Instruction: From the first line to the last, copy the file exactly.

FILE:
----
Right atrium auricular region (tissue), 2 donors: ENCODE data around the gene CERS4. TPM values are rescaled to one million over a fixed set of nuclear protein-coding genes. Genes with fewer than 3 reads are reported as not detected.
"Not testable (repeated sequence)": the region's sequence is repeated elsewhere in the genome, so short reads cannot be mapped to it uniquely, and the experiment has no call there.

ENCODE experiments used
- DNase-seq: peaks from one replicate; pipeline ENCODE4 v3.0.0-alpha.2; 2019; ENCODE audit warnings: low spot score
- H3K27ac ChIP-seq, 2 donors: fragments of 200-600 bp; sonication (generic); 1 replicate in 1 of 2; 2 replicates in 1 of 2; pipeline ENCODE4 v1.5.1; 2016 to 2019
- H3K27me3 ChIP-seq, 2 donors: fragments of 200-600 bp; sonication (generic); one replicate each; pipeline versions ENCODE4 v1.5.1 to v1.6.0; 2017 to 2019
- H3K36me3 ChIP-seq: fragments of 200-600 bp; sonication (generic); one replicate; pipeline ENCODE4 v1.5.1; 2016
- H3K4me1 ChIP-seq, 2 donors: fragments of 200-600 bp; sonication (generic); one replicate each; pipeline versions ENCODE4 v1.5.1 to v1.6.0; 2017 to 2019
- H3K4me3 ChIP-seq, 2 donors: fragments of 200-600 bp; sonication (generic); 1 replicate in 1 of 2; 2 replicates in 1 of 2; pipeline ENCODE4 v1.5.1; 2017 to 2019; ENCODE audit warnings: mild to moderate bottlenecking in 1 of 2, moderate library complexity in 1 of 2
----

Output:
Right atrium auricular region (tissue), 2 donors: ENCODE data around the gene CERS4. TPM values are rescaled to one million over a fixed set of nuclear protein-coding genes. Genes with fewer than 3 reads are reported as not detected.
"Not testable (repeated sequence)": the region's sequence is repeated elsewhere in the genome, so short reads cannot be mapped to it uniquely, and the experiment has no call there.

ENCODE experiments used
- DNase-seq: peaks from one replicate; pipeline ENCODE4 v3.0.0-alpha.2; 2019; ENCODE audit warnings: low spot score
- H3K27ac ChIP-seq, 2 donors: fragments of 200-600 bp; sonication (generic); 1 replicate in 1 of 2; 2 replicates in 1 of 2; pipeline ENCODE4 v1.5.1; 2016 to 2019
- H3K27me3 ChIP-seq, 2 donors: fragments of 200-600 bp; sonication (generic); one replicate each; pipeline versions ENCODE4 v1.5.1 to v1.6.0; 2017 to 2019
- H3K36me3 ChIP-seq: fragments of 200-600 bp; sonication (generic); one replicate; pipeline ENCODE4 v1.5.1; 2016
- H3K4me1 ChIP-seq, 2 donors: fragments of 200-600 bp; sonication (generic); one replicate each; pipeline versions ENCODE4 v1.5.1 to v1.6.0; 2017 to 2019
- H3K4me3 ChIP-seq, 2 donors: fragments of 200-600 bp; sonication (generic); 1 replicate in 1 of 2; 2 replicates in 1 of 2; pipeline ENCODE4 v1.5.1; 2017 to 2019; ENCODE audit warnings: mild to moderate bottlenecking in 1 of 2, moderate library complexity in 1 of 2